As Troy Waters, the couple’s great-grandson, relates to the rooster, stood up and began to walk about the dead chickens. As surprised as they were, Lloyd and Clara decided to put it in an apple box on the back porch, unsure what they would do about it. Little did they know that the chicken would not die for the next 18 months.
As the days passed and the bird kept working, it was named Mike or Miracle Mike the Headless Chicken. Talk spread like wildfire, and soon Lloyd was cashing in on stakes and some extra income from the show. The local newspaper was soon interviewing Olsen and journalists were flying to his small town of Fruita for snapshots of the miraculous bird. One of them suggested that the couple keep the chicken for a sideshow circuit. At its beginning, Mike was taken to the University of Utah and subjected to a series of tests. Scientists reportedly beheaded countless other chickens, but no one else survived like Mike. Soon, the headless hen was crossing the road to meet her followers. Nationwide shows what else the new pickup trucks weren’t telling their owners, to say nothing of the fame they garnered together. When the two toured the United States with sideshow promoter Hope Wade, Clara religiously documented their adventures in a scrapbook that is preserved to this day.
Feeding Mike with a dropper.
At five and a half months old, Mike’s healthy weight was three and a half pounds. After beheading, he was fed food through a dropper. The Olsens cleared the mucus from his throat using a syringe to prevent choking. But how could a headless chicken live and roam without a brain? Over the years, research has suggested that most of Mike’s brain remained untouched, despite the trauma. This may be possible because most of a chicken’s brain is located behind the eyes, not the front of its head. Typically, beheading cuts the brain off from the rest of the body, and causes constant bleeding. The most activity a hen can manage is running around in frenzy for about 15 minutes due to the residual supply of oxygen to the spinal nerves. In the case of Miracle Mike though, fate and timing turned the physiology into a bizarre one. Not only did Mike survive the beheading, he was able to maintain nearly 80 percent of his brain and nearly everything that controls the chicken’s body, including heart rate, breathing, appetite and digestion. It was also possible that a blood clot formed at the time of the bite stopped the chicken from bleeding. In addition, birds have a secondary balance organ in the pelvic region, the lumbosacral organ, which controls walking speed. This explained how a headless chicken was able to walk and balance despite having lost the cranial vestibular system.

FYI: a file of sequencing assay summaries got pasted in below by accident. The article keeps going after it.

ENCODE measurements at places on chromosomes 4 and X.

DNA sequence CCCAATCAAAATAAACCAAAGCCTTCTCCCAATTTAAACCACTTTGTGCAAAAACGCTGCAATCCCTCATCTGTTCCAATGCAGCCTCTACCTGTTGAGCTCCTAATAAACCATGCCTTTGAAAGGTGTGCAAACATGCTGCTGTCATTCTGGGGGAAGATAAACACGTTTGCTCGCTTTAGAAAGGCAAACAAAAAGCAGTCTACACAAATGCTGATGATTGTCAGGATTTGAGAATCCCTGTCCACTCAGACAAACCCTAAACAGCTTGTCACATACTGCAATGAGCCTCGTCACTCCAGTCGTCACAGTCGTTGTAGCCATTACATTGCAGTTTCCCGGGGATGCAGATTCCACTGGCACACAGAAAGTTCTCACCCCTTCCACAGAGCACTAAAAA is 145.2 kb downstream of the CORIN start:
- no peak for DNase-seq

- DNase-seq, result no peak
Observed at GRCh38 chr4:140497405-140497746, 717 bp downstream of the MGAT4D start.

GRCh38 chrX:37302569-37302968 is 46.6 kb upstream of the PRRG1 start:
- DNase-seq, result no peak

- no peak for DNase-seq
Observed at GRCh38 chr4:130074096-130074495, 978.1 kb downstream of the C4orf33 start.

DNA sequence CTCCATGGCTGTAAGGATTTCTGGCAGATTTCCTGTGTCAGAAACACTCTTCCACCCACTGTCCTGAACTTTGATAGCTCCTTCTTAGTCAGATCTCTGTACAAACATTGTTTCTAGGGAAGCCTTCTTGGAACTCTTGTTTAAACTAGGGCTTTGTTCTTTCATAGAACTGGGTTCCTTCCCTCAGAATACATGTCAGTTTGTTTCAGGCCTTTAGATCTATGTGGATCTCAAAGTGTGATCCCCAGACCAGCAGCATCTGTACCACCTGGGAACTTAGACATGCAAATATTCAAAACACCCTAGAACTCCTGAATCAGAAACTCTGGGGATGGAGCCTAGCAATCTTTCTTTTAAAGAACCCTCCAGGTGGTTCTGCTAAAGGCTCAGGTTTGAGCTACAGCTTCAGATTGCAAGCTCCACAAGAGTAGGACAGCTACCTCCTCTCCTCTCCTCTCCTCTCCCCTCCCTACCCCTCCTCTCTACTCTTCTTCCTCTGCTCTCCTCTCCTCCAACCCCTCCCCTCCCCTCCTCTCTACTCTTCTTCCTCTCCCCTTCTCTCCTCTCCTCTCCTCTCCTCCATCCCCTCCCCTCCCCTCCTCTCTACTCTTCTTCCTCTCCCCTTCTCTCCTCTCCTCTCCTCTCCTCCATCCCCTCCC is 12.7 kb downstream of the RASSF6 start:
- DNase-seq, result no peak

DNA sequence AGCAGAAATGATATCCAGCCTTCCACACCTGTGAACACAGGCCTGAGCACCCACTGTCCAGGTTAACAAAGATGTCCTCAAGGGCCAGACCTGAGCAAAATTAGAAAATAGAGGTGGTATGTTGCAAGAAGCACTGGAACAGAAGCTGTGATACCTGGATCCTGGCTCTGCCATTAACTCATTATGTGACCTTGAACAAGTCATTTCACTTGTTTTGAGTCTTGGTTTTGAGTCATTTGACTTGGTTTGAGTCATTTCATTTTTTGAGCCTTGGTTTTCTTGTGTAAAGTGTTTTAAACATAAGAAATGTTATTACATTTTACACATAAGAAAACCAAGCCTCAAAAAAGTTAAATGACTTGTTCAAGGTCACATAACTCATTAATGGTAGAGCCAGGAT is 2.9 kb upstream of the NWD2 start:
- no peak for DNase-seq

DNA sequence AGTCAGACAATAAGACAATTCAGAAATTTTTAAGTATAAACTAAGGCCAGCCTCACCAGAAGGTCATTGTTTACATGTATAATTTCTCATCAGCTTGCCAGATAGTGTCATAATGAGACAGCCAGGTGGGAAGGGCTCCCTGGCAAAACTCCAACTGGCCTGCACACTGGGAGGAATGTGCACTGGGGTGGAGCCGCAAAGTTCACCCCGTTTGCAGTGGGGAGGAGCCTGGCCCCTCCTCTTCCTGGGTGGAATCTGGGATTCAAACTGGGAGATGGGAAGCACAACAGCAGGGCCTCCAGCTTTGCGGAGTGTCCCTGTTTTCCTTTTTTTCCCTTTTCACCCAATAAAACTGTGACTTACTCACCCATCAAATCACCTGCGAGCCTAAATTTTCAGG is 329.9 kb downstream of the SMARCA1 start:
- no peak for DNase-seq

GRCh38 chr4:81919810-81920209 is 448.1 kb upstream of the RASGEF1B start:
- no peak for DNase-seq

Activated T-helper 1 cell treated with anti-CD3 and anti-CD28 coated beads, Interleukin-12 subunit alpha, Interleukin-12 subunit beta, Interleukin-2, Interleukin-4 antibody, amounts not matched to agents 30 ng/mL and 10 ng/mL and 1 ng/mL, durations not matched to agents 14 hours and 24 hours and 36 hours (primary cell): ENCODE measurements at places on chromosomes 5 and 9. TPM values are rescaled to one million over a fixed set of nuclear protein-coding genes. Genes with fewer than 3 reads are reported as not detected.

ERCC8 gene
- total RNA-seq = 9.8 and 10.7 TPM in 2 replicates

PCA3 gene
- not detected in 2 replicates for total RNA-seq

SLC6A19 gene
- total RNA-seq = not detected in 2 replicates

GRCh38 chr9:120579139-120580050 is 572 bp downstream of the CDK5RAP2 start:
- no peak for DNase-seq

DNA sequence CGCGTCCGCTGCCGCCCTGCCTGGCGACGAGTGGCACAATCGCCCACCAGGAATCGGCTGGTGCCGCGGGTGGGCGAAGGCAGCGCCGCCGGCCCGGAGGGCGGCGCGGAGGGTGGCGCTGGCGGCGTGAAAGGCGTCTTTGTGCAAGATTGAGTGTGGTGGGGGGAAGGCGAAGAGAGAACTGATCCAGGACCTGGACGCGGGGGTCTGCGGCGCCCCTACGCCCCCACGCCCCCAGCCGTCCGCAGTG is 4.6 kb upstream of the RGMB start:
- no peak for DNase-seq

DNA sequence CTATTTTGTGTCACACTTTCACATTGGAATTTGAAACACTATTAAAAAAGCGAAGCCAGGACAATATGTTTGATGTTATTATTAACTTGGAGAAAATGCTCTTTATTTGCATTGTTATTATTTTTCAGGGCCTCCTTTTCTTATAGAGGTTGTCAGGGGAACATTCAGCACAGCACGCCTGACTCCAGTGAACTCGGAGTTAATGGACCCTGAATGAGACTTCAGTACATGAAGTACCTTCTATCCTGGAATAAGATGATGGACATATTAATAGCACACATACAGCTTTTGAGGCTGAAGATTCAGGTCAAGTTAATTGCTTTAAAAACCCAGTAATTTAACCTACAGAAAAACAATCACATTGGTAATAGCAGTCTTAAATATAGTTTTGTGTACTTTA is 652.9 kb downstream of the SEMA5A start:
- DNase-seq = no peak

Seriousness comes in strange ways, and often leaves us wanting more. Of course, Lloyd has repeatedly tried to recreate the hatchet strike on many other chickens. Strange followers and curious neighbors did too. But only Mike went down in history as a mystery. However, its imminent death was caused by human error. One night, the Olsens woke up to the sound of a suffocating bird. Looking for a syringe to clear Mike’s passage, he realized he had left the device in the sideshow. Unable to clear the mucus, the couple watched Miracle Mike starve to death after 18 months of a headless but eventful life. Years later, the life of the rooster is still celebrated in Fruita, where a statue commemorates the dismemberment of his head.
A metal sculpture in the image of Mike in Fruta. Photo: David Herrera / Flickr
Factsbeyond is a website which covers world wide facts. This website will generate the compilation of the facts collected from the other websites. All the information gathered can be traced under this domain. This website is going to be a real help guideline for all the group and ages of people. All the rights are reserved to the content owners and if there comes any denial regarding the copyright by the owner in our website, kindly contact us via email.